When Dad became seriously ill and was advised by doctors that he should not work on the farm anymore, and when he could not get another job in the vicinity, we decided to move the family to Columbus, Ohio, where we had relatives and friends. Dad quickly got a good job with Westinghouse; my siblings did well in the local High-school; and I found a decent job and subsequently passed the entrance examinations to the Ohio State University. We knew that immigrating to America had been the right idea. Though our start in America had been difficult, our lives continued to improve–we were given a chance to participate in the American dream. Within the first year we were able to buy a house, and celebrate our first Christmas in the US in our own four walls.
In the fall of 1957 I started attending evening courses at The Ohio State University while working full-time to help support the family. By the fall of 1959 I started to attend Ohio State fulltime (but continuing to work part-time throughout the college years), and graduated with a B.S. in Education in 1963. Concurrently I participated in the Reserve Officers Training Corps (ROTC), and pinned on 2nd Lieutenant’s bars at graduation, with active military service following in October.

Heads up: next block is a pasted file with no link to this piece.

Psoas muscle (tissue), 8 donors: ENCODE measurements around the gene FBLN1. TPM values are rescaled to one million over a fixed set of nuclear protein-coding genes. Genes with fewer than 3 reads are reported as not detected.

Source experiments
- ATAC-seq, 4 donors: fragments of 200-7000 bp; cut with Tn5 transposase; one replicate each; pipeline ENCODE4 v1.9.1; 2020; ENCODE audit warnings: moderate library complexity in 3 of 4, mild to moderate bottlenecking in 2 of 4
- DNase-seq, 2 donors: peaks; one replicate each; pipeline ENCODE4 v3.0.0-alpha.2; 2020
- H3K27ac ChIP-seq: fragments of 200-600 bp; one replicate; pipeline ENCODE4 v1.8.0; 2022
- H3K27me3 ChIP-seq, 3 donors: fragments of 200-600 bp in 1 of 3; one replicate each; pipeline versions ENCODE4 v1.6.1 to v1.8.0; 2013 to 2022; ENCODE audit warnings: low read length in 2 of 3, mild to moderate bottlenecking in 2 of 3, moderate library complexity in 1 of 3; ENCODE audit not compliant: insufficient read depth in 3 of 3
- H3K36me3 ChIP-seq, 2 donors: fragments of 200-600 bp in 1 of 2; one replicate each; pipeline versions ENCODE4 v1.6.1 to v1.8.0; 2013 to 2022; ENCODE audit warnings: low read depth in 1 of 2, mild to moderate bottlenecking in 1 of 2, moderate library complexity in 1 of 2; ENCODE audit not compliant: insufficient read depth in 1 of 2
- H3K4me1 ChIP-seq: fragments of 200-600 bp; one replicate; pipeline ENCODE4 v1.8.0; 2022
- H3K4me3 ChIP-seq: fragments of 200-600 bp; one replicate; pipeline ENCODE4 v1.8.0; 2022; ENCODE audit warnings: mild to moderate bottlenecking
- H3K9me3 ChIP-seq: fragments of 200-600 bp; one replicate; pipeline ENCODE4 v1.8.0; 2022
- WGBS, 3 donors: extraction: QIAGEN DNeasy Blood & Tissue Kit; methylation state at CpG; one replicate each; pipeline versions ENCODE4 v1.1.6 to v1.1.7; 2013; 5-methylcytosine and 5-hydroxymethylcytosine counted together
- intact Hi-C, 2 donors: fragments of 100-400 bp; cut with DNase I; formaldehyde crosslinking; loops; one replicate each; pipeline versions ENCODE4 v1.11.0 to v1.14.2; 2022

The two years of required service turned into 29 years of duty all over the world. I became a Regular Army officer, and my career culminated in promotion to Colonel and assignment to many General Staff positions. I continued my civilian education with a Masters degree in 1971, and a Ph.D. in Education in 2004. With that I had achieved all of my educational goals that I could only dream off when we arrived in America in 1957 as farm laborers.
My siblings achieved their educational goals, were successful in business or industry, and contributed to the US economy over many years. My siblings were active in civic, church, environmental, and educational groups and organizations contributing to American society in many ways. None of us were ever unemployed or became burdens to the state. All of us own houses. Even now, in retirement, all of us volunteer to help others. We have repaid the opportunities we received in America, and the hardships we experienced when we first arrived in this country are now a distant memory. We are all glad we came to America.
This story first appeared in Reflections: the OLLI-USF 20th Anniversary Collection. Published in 2013 in hard copy, it was a predecessor to OLLI Connects. We’ve found several stories that deserve the wider audience that a Web based publication can give them, and we’ll share them here as time and space allow.
Most of our author Bios are brief summaries that focus on their OLLI-USF experiences. We could do that with Fred, but as we learned more about his life and career, that seemed inadequate. So, we’ll briefly mention that during his time with OLLI-USF Fred contributed several stories to Reflections. But for a more detailed look at his life and career, visit this Salute to Veterans.